2. In all cases when a money judgment was obtained in a court of this state or a federal court or is being enforced in this state as provided in Article 5 of Chapter 12 of Title 9, the "Uniform Foreign-Country Money Judgments Recognition Act," or Article 6 of Chapter 12 of Title 9, the "Uniform Enforcement of Foreign Judgments Law," the plaintiff shall be entitled to the process of garnishment.
  3. Except as otherwise provided in this chapter, Chapter 11 of Title 9 shall apply in garnishment proceedings.
  4. Any affidavit, garnishee answer, or pleading required or permitted by this chapter shall be amendable at any time before judgment is entered or before money or other property subject to garnishment is distributed by the court. (Code 1981, § 18-4-2 , enacted by Ga. L. 2016, p. 8, § 1/SB 255.)

JUDICIAL DECISIONS

Editor's notes. - In light of the similarity of the statutory provisions, decisions under former Ga. L. 1884-55, p. 54, former Civil Code 1895, § 4708, former Civil Code 1910, §§ 5265 and 5268, former Ga. L. 1976, p. 1608, § 1, former O.C.G.A. § 18-4-3 , and former O.C.G.A. T. 18, Ch. 4, Art. 4 are included in the annotations for this Code section.

Constitutionality. - Postjudgment garnishment procedure meets requirements of judicial supervision and notice, and is not unconstitutional for those reasons. Easterwood v. LeBlanc, 240 Ga. 61 , 239 S.E.2d 383 (1977) (decided under former Ga. L. 1976, p. 1608, § 1); Farmer v. Farmer, 147 Ga. App. 387 , 249 S.E.2d 106 (1978) (decided under former Ga. L. 1976, p. 1608, § 1).

Post-judgment garnishment proceedings are not unconstitutional for lack of due process. Morgan v. Morgan, 156 Ga. App. 726 , 275 S.E.2d 673 (1980) (decided under former Ga. L. 1976, p. 1608, § 1).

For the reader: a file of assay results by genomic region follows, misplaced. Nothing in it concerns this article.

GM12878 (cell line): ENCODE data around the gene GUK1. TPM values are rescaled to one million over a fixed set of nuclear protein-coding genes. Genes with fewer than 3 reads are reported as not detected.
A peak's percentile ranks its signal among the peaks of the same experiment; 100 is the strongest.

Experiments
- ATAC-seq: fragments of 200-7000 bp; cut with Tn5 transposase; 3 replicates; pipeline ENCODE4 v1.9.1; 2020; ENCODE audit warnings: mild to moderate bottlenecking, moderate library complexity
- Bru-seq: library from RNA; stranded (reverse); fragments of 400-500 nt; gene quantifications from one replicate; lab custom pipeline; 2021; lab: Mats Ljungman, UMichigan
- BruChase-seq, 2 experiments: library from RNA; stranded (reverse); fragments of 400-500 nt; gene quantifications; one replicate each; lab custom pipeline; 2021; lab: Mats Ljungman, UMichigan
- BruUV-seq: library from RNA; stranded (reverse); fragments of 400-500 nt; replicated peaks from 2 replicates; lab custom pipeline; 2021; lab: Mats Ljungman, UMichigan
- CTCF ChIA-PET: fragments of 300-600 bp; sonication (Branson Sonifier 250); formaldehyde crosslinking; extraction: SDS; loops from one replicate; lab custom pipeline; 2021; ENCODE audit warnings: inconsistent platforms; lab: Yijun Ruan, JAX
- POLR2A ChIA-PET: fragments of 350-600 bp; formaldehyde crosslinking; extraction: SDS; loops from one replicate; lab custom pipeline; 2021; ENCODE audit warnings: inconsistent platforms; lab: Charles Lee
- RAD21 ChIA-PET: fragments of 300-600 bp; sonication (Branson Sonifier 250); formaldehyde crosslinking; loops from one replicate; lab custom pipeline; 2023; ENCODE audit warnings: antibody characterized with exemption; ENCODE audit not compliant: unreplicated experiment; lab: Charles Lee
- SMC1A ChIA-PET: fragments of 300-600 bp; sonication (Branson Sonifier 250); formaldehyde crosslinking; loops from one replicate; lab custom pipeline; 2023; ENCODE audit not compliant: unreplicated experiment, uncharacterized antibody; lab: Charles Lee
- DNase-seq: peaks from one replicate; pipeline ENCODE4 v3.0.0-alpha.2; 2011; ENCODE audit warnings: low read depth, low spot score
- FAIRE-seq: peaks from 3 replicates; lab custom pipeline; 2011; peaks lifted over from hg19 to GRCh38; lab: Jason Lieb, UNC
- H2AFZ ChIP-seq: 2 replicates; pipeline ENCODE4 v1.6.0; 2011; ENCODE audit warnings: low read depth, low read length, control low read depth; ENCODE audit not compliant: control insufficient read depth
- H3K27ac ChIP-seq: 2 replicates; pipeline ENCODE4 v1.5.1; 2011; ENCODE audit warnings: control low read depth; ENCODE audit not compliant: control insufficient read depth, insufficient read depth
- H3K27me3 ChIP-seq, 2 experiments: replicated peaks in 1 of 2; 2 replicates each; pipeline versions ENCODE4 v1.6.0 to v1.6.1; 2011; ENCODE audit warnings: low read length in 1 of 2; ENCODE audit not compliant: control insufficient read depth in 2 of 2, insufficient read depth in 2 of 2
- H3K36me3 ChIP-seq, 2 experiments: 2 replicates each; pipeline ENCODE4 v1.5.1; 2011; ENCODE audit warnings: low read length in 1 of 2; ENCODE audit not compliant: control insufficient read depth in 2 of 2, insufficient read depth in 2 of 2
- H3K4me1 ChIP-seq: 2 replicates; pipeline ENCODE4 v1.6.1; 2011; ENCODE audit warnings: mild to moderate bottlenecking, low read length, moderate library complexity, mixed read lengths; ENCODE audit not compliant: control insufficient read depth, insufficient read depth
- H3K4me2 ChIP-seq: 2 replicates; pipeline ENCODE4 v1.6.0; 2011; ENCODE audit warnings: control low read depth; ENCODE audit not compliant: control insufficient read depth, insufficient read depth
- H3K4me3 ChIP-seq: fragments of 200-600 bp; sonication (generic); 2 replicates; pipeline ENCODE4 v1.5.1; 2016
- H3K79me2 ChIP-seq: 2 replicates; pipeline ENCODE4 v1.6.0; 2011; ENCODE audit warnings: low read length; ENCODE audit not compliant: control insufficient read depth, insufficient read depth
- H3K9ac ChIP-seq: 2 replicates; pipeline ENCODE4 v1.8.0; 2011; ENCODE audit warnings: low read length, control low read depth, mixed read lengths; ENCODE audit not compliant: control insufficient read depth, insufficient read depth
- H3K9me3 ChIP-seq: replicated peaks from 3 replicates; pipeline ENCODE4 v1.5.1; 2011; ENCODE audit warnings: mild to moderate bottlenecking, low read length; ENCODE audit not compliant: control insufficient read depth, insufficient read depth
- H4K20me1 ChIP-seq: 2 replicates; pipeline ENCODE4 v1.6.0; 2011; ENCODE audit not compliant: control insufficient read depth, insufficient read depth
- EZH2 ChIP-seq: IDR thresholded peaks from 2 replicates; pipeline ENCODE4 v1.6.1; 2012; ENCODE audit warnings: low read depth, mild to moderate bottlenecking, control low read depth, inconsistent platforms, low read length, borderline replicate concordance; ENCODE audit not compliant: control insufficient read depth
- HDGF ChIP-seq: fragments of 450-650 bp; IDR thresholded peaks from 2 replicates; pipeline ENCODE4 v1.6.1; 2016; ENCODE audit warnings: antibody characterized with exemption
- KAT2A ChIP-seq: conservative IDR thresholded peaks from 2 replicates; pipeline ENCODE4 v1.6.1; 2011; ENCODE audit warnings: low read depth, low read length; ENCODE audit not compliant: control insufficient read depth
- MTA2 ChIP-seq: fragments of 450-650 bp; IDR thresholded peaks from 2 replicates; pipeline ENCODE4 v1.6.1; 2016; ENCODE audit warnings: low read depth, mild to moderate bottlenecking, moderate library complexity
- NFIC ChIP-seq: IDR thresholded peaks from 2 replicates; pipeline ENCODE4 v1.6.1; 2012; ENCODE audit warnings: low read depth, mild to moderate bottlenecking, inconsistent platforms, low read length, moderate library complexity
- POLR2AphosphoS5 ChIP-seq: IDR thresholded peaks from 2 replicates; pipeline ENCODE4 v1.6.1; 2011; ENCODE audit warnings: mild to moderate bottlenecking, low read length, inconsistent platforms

Amendment after evidence but prior to judgment. - It was not error to allow a party to amend the party's garnishment affidavit only a few days before judgment, and after all the evidence had been presented. Coleman v. Burnett, 169 Ga. App. 297 , 312 S.E.2d 627 (1983) (decided under former O.C.G.A. § 18-4-3 ).

Absence of a judge's or clerk's signature on an affidavit for garnishment did not constitute a nonamendable defect justifying the grant of a motion to set aside a judgment. Horizon Credit Corp. v. Lanier Bank & Trust Co., 220 Ga. App. 362 , 469 S.E.2d 452 (1996) (decided under former O.C.G.A. § 18-4-3 ).

Parties to proceedings. - Post-judgment garnishments primarily involve a plaintiff (bank) and garnishee (employer) with a very limited right of participation by the defendant (debtor). Flournoy v. Pate (In re Antley), 18 Bankr. 207 (Bankr. M.D. Ga. 1982) (decided under former O.C.G.A. T. 18, Ch. 4, Art. 4).

Defendant debtor was not a "party" to a garnishment proceeding, although provision was made in former O.C.G.A. § 18-4-64 for defendant debtor to receive notice. The defendant debtor at the defendant debtor's option may become a party by compliance with former O.C.G.A. § 18-4-93 for the limited purposes set out in former O.C.G.A. § 18-4-65. Flournoy v. Pate (In re Antley), 18 Bankr. 207 (Bankr. M.D. Ga. 1982) (decided under former O.C.G.A. T. 18, Ch. 4, Art. 4).

Dismissal of proceeding upon notification of bankruptcy. - Judgment creditor's attorney had an affirmative duty to dismiss the garnishment proceeding upon notification of bankruptcy. Dennis v. Pentagon Fed. Credit Union, 17 Bankr. 558 (Bankr. M.D. Ga. 1982) (decided under former O.C.G.A. T. 18, Ch. 4, Art. 4).

Proceedings must be based on a domestic, not a foreign judgment. Union Inv. Co. v. Southern Ry., 32 Ga. App. 478 , 124 S.E. 77 , cert. denied, 32 Ga. App. 808 (1924) (decided under former Civil Code 1910, § 5265).

Separate affidavit and bond is required for each judgment as to which garnishment is sought. Rich & Co. v. Kiser & Co., 61 Ga. 370 (1878) (decided under former Ga. L. 1884-55, p. 54).